- In the UK on Friday there is a slew of data: GDP data, Industrial production data, Index of Services data, Manufacturing production data, Total Business Investment data and trade balance data. On Tuesday is data on Average earnings, with and without bonus, as well as Claimant count change, claimant count rate, and the ILO unemployment rate. On Wednesday is CPI, PPI and the RPI data.
Also keep an eye out for Japanese GDP data on Monday. In China on Tuesday look out for data on Foreign Direct Investment, while on Wednesday there is CPI and PPI data. The People Bank of China (PBoC) has been cutting rates to support the economy amidst the slowdown due to shakiness in the property sector following Evergrande’s dramatic failure to meet international bond payments last year.
Building an economic bridge too far?
As has been well documented, the Coronavirus pandemic threw open the discussion on decades of growing income inequality, asset ownership inequality and inequality of opportunity (something we touched upon in issue #11 Covid, markets, and the state). The growing economic geographical disparities between regions in some countries have exacerbated the problem. As noted by former US Secretary of Labour, Robert Reich, technology and globalisation offer far-reaching benefits, but they also increase the risk of some people being left behind. Accordingly, he says, we should build bridges to help people move to the sectors that will define the new economy. What we should not do is build walls to protect the industries that will be rendered unproductive by the forces of creative destruction.”
For many, this growing inequality has come to mean that the state has to get involved in “levelling up” and reducing the disparities between regions. This is not just a politically motivated exercise, although social tensions may heighten as a result of the increase in equality laid bare by the pandemic. It is that longer term prosperity has been dependent on increasing productivity, usually gained by innovation and the upskilling of labour. It is also dependent on the competitiveness and creativity of regions including changing their characteristics, e.g. education levels and infrastructure.
This “levelling up” is something the UK government has pledged to do following the release of a White paper earlier this month Levelling up the United Kingdom which also calls for increased public investment in research and development outside of London and the southeast. This additional government funding will seek to leverage at least twice as much private sector investment over the long term to stimulate innovation and productivity growth.
However, as admirable such policy objectives may be, it may not be sufficient to “level” up. Experience (Cohesion policies of the EU) from decades of European “cohesion policy” shows that positive effects were not evenly distributed across the regions of all Member States. This is something acknowledged by the OECD as well. As it has noted (OECD regions) regions are facing a new economic and sanitary environment in a post Covid world, prompting a rethink of participation in globalisation, as well as their attractiveness for investors, talent and visitors. An answer to the crisis means regions need to fully understand the structural challenges emerging or reinforced by the pandemic and how their international profiles may have changed, while maintaining a focus on providing benefits to local residents and businesses, while preserving environmental resources.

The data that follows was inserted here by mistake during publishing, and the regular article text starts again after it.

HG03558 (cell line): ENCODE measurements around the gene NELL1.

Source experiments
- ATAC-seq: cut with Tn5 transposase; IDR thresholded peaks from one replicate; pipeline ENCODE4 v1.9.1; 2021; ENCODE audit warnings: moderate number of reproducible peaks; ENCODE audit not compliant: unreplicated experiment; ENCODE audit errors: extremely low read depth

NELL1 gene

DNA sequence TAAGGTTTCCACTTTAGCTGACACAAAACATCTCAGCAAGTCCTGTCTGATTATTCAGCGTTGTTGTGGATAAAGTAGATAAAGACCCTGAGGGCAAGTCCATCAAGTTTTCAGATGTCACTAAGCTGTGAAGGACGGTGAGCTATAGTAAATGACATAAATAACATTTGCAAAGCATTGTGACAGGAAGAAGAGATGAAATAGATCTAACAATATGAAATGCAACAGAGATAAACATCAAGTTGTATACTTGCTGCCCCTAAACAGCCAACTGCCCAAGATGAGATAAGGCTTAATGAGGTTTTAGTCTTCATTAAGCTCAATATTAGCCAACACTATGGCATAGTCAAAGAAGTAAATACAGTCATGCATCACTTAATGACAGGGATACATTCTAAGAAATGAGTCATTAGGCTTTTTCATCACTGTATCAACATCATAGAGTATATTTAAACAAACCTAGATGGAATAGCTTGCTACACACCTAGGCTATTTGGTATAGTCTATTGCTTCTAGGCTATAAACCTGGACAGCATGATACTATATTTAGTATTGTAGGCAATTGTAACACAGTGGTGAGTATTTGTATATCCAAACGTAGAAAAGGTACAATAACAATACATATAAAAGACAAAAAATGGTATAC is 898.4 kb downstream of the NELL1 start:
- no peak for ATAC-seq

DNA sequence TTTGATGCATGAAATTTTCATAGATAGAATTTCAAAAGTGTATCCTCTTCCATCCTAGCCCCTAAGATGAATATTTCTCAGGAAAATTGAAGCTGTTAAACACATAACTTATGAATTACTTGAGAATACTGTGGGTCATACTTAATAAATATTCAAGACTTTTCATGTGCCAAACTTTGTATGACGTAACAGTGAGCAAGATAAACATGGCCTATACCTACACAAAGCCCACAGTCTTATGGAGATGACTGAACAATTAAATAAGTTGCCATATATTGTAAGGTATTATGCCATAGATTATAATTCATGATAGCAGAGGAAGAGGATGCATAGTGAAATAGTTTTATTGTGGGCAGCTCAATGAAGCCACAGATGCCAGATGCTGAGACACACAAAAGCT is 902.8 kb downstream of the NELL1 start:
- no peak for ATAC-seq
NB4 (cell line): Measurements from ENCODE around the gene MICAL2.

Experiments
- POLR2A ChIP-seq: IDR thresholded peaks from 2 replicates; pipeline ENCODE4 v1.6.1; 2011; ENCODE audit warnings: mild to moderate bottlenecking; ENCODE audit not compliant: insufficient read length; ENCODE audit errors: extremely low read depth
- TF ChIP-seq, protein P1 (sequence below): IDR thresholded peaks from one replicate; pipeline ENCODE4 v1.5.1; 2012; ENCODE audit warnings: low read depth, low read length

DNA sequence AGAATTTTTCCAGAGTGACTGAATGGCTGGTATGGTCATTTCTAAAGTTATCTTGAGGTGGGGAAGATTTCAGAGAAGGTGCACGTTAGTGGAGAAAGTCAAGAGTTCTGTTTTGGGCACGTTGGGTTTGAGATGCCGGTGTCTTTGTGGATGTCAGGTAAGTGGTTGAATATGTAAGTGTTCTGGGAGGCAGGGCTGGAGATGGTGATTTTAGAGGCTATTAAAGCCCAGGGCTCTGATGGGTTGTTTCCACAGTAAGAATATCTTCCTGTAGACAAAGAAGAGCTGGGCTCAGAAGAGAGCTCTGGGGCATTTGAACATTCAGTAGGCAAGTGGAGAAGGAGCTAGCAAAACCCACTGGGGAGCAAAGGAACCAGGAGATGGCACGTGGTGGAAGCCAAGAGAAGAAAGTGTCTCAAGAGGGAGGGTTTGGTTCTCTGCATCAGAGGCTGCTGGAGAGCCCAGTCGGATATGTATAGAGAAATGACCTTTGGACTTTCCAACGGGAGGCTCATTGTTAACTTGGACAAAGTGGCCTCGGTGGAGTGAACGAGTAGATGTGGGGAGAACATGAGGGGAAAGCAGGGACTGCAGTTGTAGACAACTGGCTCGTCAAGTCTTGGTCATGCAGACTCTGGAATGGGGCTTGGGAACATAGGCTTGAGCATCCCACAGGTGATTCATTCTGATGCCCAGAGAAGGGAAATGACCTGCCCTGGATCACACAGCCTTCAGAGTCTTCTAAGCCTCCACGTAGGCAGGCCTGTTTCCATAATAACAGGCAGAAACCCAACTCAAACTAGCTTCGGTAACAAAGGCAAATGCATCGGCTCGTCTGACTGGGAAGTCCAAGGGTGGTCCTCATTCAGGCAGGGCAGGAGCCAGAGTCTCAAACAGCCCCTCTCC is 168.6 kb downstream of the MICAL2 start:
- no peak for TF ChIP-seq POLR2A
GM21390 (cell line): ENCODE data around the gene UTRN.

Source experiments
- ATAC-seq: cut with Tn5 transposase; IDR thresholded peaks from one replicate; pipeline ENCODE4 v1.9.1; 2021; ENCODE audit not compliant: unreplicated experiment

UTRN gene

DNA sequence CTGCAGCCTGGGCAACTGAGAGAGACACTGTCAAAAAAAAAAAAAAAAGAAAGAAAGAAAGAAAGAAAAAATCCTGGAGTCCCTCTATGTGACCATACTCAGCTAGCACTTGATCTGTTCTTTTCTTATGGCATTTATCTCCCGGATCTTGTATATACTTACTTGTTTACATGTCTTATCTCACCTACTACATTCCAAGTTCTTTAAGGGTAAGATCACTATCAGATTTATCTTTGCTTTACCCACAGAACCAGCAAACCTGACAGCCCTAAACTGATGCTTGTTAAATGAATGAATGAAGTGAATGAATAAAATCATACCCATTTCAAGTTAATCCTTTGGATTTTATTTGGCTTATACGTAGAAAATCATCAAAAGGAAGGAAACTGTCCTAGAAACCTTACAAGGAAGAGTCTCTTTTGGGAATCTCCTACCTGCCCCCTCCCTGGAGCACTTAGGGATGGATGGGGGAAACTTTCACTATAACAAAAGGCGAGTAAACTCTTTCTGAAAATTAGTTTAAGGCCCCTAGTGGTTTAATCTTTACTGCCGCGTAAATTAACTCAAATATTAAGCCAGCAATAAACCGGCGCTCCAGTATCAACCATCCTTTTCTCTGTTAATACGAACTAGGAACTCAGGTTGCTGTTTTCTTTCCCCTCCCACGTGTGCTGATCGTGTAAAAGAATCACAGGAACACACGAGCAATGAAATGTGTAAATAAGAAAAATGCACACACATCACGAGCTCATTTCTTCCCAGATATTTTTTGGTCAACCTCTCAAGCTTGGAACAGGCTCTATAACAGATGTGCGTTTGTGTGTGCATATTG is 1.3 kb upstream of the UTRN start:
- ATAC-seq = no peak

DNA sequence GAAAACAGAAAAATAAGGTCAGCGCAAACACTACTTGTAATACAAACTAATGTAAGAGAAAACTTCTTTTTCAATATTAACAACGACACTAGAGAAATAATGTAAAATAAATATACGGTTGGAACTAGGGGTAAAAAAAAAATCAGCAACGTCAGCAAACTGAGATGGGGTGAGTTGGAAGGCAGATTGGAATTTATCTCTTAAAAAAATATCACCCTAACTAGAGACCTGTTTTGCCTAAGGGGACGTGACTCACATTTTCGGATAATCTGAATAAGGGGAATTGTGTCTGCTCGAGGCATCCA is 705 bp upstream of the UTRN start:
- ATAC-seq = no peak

The cost of building new economic bridges will be high. All this intervention will come at least some cost to the taxpayer as market forces alone will not be capable (or maybe even willing) to deliver the high risk projects needed to boost technological innovation across disparate regions. This also may not be as palatable when governments, particularly in the West, have to deal with budget deficits incurred during the pandemic while ensuring their economies remain able to generate economic recovery despite rising inflation, primarily due to supply factors.
What history, particularly in the UK and in southern Europe has shown, is that interventions generally fail to generate the lasting impact on demand for locally supplied goods and services, which is necessary if they are to deliver economic growth. However, the failures of past policies to alter the economic geography of some countries was not just dependent on the amount promised and eventually, to some degree, invested by governments, but the political will to implement such policies. Let’s hope, for the sake of stronger, more even and more sustainable growth, that governments really will take a wider view that includes measurable KPIs that allows them to adjust these “levelling up” plans moving forward.